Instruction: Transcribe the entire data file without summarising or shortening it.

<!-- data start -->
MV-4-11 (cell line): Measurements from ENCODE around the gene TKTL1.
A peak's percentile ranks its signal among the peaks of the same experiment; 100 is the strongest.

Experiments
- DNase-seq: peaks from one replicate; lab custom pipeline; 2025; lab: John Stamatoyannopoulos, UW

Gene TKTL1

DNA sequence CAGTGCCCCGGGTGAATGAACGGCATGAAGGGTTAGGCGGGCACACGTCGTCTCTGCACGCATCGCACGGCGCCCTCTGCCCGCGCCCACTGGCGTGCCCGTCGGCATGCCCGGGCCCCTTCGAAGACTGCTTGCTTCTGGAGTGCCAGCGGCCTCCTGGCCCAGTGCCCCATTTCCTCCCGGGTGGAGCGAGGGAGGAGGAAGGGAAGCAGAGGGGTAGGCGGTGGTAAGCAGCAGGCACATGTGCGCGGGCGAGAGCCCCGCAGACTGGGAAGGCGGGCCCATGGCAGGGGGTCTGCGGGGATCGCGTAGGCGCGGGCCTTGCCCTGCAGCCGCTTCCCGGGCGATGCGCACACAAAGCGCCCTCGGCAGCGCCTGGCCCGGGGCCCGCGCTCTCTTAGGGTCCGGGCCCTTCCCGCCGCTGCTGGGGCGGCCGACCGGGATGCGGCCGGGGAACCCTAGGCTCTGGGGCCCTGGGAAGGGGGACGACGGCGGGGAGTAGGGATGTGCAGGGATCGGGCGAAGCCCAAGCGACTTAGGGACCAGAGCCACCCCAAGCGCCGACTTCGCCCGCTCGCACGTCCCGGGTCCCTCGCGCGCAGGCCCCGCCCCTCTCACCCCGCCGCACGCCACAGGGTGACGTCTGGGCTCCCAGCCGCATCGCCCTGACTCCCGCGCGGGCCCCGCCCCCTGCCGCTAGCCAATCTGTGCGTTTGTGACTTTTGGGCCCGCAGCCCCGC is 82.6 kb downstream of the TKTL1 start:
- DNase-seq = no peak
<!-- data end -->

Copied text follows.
MV-4-11 (cell line): Measurements from ENCODE around the gene TKTL1.
A peak's percentile ranks its signal among the peaks of the same experiment; 100 is the strongest.

Experiments
- DNase-seq: peaks from one replicate; lab custom pipeline; 2025; lab: John Stamatoyannopoulos, UW

Gene TKTL1

DNA sequence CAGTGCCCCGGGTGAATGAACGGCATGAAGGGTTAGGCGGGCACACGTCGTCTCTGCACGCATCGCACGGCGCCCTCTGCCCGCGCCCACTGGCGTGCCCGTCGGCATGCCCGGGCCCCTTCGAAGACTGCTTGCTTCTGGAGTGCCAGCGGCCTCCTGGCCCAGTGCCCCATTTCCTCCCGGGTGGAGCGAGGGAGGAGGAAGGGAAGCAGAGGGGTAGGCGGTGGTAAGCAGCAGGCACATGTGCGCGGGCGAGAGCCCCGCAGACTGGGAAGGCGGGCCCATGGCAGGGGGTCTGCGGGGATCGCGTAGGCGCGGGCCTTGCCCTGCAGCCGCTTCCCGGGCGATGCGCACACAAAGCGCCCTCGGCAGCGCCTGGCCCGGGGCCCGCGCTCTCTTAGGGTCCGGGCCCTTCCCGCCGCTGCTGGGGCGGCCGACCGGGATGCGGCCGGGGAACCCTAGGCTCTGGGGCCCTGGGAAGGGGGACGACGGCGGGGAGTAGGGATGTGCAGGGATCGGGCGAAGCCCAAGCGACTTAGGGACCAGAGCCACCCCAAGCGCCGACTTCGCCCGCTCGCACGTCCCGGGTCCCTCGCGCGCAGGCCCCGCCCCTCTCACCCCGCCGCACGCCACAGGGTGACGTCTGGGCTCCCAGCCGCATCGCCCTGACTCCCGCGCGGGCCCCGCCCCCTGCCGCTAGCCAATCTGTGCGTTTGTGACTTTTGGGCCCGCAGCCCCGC is 82.6 kb downstream of the TKTL1 start:
- DNase-seq = no peak